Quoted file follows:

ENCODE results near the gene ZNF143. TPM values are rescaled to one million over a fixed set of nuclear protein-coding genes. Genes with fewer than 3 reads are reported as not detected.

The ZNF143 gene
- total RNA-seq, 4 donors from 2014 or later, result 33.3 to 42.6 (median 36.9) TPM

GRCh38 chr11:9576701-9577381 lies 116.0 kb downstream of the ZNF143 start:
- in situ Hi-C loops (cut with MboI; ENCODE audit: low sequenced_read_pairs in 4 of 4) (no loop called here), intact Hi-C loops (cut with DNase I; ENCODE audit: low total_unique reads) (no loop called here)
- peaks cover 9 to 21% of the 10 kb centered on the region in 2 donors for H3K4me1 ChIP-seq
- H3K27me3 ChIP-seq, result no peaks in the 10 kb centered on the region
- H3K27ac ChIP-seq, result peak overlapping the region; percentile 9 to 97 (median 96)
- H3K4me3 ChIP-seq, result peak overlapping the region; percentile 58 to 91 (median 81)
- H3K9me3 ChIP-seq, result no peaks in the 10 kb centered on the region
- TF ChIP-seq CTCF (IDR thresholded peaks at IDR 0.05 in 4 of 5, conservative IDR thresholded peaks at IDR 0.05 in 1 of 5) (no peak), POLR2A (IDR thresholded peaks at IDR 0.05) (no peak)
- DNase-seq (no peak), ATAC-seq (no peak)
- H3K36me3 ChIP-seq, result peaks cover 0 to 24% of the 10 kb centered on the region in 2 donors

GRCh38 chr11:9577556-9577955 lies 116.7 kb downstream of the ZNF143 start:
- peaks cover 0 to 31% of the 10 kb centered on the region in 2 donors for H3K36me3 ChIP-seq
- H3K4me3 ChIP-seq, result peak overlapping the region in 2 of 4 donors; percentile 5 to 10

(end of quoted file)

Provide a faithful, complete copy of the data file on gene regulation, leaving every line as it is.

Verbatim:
ENCODE results near the gene ZNF143. TPM values are rescaled to one million over a fixed set of nuclear protein-coding genes. Genes with fewer than 3 reads are reported as not detected.

The ZNF143 gene
- total RNA-seq, 4 donors from 2014 or later, result 33.3 to 42.6 (median 36.9) TPM

GRCh38 chr11:9576701-9577381 lies 116.0 kb downstream of the ZNF143 start:
- in situ Hi-C loops (cut with MboI; ENCODE audit: low sequenced_read_pairs in 4 of 4) (no loop called here), intact Hi-C loops (cut with DNase I; ENCODE audit: low total_unique reads) (no loop called here)
- peaks cover 9 to 21% of the 10 kb centered on the region in 2 donors for H3K4me1 ChIP-seq
- H3K27me3 ChIP-seq, result no peaks in the 10 kb centered on the region
- H3K27ac ChIP-seq, result peak overlapping the region; percentile 9 to 97 (median 96)
- H3K4me3 ChIP-seq, result peak overlapping the region; percentile 58 to 91 (median 81)
- H3K9me3 ChIP-seq, result no peaks in the 10 kb centered on the region
- TF ChIP-seq CTCF (IDR thresholded peaks at IDR 0.05 in 4 of 5, conservative IDR thresholded peaks at IDR 0.05 in 1 of 5) (no peak), POLR2A (IDR thresholded peaks at IDR 0.05) (no peak)
- DNase-seq (no peak), ATAC-seq (no peak)
- H3K36me3 ChIP-seq, result peaks cover 0 to 24% of the 10 kb centered on the region in 2 donors

GRCh38 chr11:9577556-9577955 lies 116.7 kb downstream of the ZNF143 start:
- peaks cover 0 to 31% of the 10 kb centered on the region in 2 donors for H3K36me3 ChIP-seq
- H3K4me3 ChIP-seq, result peak overlapping the region in 2 of 4 donors; percentile 5 to 10